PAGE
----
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Explorer uses Skype to connect Japan and Nepal

On September 13th 2012, Skype connected a school in Japan with a British explorer, Mark Wood. Kesennuma Omose Elementary School of Miyagi Prefecture, is a school famous for its enthusiastic efforts to tackle environmental issues. Mark is a world-renowned polar explorer, educator and speaker who is devoted to working on awareness activities regarding climate change. The two were connected via a Skype video call to conduct an interactive class about the earth’s environment.


In the spring of 2012, Mark became the first person in history to ski solo to both the South and North Poles. He is planning his next expedition to Mount Everest in May 2013, and is currently in Nepal training at the Mount Everest Base Camp. On the day of the interactive class, Mark called the students from Namche Bazaar – a village in Nepal’s Khumbu District known as the gateway to the Himalayas.


Mark has lectured at schools and to thousands of students in 40 different countries around the world to bring environmental issues closer to home, but this was his first interaction with students in Japan.

These students in particular appreciated hearing Mark’s thoughts because the school suffered extensive damage by the Great East Japan Earthquake of March 11th, 2011. Mark provided words of encouragement to everyone at Kesennuma Omose Elementary School: “I heard that with the disaster and tsunami, you all are facing a very difficult time. Everyone in the world is paying notice to what is happening. But I’m sure there are things that you would know only if you have gone through the disaster yourself. When terrible things happen, people can become stronger. Please stay positive in overcoming this obstacle. I will remember our conversation today as I continue with my expedition. And I would very much like to visit you in Japan and meet you someday in the future. “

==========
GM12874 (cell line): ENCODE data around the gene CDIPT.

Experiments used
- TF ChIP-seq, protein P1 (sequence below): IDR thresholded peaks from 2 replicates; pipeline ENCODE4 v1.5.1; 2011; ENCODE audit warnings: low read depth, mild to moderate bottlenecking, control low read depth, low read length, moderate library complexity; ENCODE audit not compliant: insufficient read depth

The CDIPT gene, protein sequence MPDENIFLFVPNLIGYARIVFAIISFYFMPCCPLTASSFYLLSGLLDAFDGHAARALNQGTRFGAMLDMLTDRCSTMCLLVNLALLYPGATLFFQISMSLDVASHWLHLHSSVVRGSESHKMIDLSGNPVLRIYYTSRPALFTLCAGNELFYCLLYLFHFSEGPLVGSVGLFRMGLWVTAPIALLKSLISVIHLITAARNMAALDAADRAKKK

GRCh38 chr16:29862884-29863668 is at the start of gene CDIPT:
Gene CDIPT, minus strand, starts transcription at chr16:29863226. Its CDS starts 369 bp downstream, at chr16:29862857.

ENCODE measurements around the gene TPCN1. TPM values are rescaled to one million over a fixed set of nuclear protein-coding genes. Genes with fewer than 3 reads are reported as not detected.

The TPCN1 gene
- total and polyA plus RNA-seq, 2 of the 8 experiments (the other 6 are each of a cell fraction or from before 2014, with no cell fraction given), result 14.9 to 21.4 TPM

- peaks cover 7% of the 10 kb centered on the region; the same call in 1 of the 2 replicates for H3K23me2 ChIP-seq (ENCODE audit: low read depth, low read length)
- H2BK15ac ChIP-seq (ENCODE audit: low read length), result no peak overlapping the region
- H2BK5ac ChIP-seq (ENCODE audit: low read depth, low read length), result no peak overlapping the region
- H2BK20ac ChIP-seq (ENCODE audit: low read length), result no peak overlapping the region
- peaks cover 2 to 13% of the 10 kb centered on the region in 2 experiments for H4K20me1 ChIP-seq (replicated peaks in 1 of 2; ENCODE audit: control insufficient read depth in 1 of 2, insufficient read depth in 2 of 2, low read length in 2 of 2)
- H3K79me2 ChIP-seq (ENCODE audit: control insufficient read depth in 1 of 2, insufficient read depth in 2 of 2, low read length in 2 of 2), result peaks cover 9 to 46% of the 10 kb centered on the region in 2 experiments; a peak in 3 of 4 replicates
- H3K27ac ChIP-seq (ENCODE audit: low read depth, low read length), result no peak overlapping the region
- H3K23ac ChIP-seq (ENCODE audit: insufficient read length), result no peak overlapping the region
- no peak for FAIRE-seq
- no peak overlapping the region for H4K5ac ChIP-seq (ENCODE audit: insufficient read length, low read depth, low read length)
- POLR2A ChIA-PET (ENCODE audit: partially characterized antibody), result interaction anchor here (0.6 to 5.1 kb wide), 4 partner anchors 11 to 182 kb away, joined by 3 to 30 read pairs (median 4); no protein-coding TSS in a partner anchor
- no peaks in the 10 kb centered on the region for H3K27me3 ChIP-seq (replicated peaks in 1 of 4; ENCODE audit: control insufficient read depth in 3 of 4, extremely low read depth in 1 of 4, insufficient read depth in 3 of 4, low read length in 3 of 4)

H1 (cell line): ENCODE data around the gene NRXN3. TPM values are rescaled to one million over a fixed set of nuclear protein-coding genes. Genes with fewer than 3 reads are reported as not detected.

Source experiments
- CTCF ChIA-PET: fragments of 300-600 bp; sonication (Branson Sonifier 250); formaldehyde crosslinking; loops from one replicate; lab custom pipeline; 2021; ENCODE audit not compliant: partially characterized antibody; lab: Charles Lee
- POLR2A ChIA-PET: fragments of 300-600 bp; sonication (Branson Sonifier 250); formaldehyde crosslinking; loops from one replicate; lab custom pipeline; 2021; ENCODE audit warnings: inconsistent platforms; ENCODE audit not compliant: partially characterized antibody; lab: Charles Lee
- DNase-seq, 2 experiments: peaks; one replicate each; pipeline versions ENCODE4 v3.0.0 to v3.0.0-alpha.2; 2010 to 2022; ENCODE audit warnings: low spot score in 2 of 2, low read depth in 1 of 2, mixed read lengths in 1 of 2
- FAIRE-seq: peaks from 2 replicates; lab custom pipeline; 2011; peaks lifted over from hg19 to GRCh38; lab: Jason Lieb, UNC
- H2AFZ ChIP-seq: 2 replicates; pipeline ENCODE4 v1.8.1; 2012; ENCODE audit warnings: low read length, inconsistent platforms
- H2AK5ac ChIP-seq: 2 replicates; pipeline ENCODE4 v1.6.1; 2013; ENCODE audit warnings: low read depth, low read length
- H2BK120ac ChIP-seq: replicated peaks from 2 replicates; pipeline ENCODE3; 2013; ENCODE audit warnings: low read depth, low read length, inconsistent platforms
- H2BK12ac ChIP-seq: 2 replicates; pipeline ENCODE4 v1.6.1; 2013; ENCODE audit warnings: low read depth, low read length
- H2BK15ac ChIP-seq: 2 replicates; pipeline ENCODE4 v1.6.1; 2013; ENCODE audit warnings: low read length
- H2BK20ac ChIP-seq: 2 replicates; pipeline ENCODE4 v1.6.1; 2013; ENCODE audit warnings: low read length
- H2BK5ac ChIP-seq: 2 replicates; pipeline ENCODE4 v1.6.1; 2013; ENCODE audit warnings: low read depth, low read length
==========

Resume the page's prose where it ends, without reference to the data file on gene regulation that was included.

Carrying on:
Mark explained the changes he has seen from the North and South Poles in a way that was easy for the students to understand. “Global warning is most prominent in the South Pole, where the shoreline is getting warmer and iceberg is melting into the ocean. It is also affecting the animals and people living in the North Pole. The phenomenon seen in the North and South Poles are affecting the entire world.”

He also introduced the scenery and local students in Namche through the video call, where students in both countries were able to greet each other.


A total of 83 students, 3 sixth grade classes, at Kesennuma Omose Elementary School participated in the Skype call. They asked various questions to Mark and listened attentively as Mark shared his story: “How much of the effects of global warning can you see in the North and South Poles?” “What was tough during your expedition? What was fun?” “How did you secure food and water?” “How did you dispose trash? How did you go to the bathroom?” “Are there certain rules that you abide by as an explorer?”


We are so glad to be able to connect Mark Wood and the Nepalese students with the students at Kesennuma Omose Elementary School. The Japanese students have been through a great deal, but they appear to be getting through each day with much energy. Skype would like to thank Mark Wood, and to continue supporting everyone at Kesennuma Omose Elementary School.

If you are interested in learning more about how Skype supports inter-cultural cooperation and global citizennship through education, please check out our Skype for Peace initiative.

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